Cookies help us deliver our Services. By using our Services, you agree to our use of cookies. Learn More.

We Now Know Why Netflix Won't Show Ads Or Commercials

When Netflix launched its streaming platform in 2007, it set a number of precedents for how streaming would work. And one of the most interesting parts of Netflix as a platform is not just what it does have, but one major thing it doesn't: ads.

While Hulu, CBS All Access, and Amazon Prime all offer subscription levels that work advertising into their service in exchange for lower rates, Netflix stridently never has. Advertisers, of course, still play a significant role in terrestrial network television as well as basic cable. Prior to streaming services and DVRs, most TV shows lived and died by Nielsen Ratings, which helped advertisers know approximately how many people were watching, when they tuned in, and which demographics were drawn to certain programming.

A lot has changed about television since 2008. Netflix brass, for their own part, rarely share data regarding their viewership because, without ads, they don't have to unless they want to. But have you ever wondered why, despite their competitors tactics, Netflix still avoids advertisements entirely to this day?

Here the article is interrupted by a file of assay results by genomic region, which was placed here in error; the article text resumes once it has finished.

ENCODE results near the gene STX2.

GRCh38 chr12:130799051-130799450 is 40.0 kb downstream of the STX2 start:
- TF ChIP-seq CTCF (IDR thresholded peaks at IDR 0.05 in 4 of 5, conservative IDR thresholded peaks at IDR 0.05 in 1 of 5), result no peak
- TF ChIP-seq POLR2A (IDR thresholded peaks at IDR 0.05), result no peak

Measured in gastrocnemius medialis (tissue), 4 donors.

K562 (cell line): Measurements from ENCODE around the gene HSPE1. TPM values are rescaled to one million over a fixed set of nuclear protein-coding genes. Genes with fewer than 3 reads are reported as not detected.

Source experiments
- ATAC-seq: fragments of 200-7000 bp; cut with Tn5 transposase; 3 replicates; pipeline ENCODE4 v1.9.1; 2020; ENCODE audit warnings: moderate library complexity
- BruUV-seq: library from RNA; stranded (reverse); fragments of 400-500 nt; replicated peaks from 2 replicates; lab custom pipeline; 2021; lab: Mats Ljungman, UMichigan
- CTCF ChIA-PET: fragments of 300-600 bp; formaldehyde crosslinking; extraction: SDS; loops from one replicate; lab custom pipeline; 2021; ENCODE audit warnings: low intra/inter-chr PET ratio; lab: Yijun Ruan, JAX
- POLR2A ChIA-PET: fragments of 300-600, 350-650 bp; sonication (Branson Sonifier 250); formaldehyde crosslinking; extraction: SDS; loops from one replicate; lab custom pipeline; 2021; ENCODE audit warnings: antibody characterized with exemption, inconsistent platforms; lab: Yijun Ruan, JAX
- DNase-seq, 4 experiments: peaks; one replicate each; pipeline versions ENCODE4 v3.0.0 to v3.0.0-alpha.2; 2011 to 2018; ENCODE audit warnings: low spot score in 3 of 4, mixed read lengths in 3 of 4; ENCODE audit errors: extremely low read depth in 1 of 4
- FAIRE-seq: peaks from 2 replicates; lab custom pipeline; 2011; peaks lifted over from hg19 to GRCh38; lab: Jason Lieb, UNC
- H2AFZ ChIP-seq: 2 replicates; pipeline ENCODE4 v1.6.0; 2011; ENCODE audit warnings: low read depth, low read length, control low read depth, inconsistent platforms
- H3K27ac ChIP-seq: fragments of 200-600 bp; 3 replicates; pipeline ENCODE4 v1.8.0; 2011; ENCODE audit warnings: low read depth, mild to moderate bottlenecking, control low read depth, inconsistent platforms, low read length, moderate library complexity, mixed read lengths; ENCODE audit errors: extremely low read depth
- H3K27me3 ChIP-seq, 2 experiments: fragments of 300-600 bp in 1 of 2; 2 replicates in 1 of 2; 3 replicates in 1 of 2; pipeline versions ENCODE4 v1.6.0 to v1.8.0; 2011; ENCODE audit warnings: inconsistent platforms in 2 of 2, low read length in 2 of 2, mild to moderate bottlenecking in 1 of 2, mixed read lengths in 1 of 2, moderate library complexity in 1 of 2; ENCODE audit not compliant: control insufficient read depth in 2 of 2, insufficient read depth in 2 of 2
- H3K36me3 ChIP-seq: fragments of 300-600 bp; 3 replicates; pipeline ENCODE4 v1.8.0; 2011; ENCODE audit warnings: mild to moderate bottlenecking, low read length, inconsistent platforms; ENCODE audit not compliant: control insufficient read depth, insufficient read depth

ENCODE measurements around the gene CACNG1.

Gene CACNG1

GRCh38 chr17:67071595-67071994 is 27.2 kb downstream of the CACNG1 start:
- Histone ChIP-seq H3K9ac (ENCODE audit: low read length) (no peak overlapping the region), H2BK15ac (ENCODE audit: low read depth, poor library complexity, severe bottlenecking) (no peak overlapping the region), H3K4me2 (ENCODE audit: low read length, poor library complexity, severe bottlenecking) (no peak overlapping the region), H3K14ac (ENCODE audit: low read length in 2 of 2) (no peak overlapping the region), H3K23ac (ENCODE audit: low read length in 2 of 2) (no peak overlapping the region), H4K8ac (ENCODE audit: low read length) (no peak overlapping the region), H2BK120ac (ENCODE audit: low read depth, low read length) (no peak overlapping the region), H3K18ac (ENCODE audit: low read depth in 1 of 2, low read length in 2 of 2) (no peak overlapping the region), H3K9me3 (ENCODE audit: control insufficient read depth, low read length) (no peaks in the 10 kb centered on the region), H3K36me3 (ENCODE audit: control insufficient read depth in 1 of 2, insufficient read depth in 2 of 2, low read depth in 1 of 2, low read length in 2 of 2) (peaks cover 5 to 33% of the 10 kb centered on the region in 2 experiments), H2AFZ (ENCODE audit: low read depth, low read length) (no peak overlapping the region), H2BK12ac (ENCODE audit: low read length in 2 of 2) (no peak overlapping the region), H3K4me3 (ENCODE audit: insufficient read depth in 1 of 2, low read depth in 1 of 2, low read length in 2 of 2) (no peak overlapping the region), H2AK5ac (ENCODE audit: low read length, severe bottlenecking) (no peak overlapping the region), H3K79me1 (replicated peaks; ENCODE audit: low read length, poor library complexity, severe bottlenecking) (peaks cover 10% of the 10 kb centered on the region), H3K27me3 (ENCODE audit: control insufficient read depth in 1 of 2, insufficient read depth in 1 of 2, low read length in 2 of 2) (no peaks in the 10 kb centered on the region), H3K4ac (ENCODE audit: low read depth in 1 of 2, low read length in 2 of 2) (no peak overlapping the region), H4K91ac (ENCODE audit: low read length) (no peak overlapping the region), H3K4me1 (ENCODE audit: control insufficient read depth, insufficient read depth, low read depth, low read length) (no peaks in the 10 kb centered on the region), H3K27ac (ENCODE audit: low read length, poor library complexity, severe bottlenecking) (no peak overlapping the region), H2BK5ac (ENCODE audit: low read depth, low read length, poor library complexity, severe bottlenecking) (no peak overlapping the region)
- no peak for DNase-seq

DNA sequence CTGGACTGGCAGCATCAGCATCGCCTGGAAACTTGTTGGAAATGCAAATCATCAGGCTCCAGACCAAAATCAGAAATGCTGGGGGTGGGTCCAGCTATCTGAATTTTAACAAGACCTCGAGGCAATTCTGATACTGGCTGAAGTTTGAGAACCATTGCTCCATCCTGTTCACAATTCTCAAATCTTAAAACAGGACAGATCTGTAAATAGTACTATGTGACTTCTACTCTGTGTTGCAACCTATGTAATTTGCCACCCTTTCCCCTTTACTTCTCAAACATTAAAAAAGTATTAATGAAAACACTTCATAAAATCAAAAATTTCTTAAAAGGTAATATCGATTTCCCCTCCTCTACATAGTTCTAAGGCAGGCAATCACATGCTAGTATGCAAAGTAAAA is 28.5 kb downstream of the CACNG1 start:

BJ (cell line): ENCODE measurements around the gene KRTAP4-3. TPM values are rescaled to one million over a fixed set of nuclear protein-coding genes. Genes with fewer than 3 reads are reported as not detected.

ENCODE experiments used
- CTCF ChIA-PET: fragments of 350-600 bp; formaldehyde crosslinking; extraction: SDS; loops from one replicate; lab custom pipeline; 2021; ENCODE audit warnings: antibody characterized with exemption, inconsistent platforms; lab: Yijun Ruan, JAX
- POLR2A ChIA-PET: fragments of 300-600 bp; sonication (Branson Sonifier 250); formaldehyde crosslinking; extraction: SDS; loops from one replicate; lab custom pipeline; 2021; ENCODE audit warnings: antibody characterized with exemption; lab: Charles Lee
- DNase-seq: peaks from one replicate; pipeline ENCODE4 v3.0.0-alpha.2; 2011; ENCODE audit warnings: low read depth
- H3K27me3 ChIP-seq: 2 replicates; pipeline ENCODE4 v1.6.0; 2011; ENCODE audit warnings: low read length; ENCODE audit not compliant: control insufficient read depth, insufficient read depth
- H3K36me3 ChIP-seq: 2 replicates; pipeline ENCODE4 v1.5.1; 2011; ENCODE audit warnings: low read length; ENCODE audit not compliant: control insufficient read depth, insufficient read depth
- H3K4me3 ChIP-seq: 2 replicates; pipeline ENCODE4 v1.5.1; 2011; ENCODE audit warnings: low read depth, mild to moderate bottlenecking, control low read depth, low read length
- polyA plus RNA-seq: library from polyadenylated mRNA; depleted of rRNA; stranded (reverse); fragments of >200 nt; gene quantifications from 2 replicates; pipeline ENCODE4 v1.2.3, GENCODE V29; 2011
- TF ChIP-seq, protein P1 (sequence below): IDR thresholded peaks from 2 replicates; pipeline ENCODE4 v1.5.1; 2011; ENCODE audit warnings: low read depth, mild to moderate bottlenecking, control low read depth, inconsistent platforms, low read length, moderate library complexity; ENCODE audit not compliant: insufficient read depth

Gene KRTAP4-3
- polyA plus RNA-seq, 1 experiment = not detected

In a recent interview with Variety, Netflix co-founder Reed Hastings opened up about his new book No Rules Rules: Netflix and the Culture of Reinvention. Hastings talks a lot about "managing on the edge of chaos" and how the key to avoiding rigidity is simplicity.

Is Netflix's "no ads" rule sustainable?

Despite the title of No Rules Rules, Netflix does have at least one significant rule, of a sort: no ads. When Variety asked Hastings about the lack of commercial advertising on Netflix's streaming platform, he was quick to define that choice more as a "judgment call" than a "rule."

"Advertising looks easy until you get in it," Hastings explained. "Then you realize you have to rip that revenue away from other places because the total ad market isn't growing, and in fact right now it's shrinking."

Hastings further discussed the "hand-to-hand combat" Netflix would face if the streamer attempted to compete for advertiser dollars with the likes of ABC. "There's much more growth in the consumer market than there is in advertising, which is pretty flat," he said.

As if to put a period on the statement about fighting for advertising dollars, Hastings reasoned, "We went public 20 years ago at about a dollar a share, and now we're [more than] $500. So I would say our subscription-focused strategy's worked pretty well."

Netflix had 193 million streaming customers as of the end of June 2020, and it's hard to argue with those numbers. However, with Amazon Prime at 112 million members as of December 2019 (according to Consumer Intelligence Research Partners), the question will always be one of sustainability. Amazon was only at 100 million in 2018, suggesting enormous growth in just one year. And with Disney+ already punching at around 60 million users, there may be a statistical inevitability to advertising. If enough other platforms begin to incorporate commercials, will Netflix's "judgment call" to avoid them remain? Only time will tell.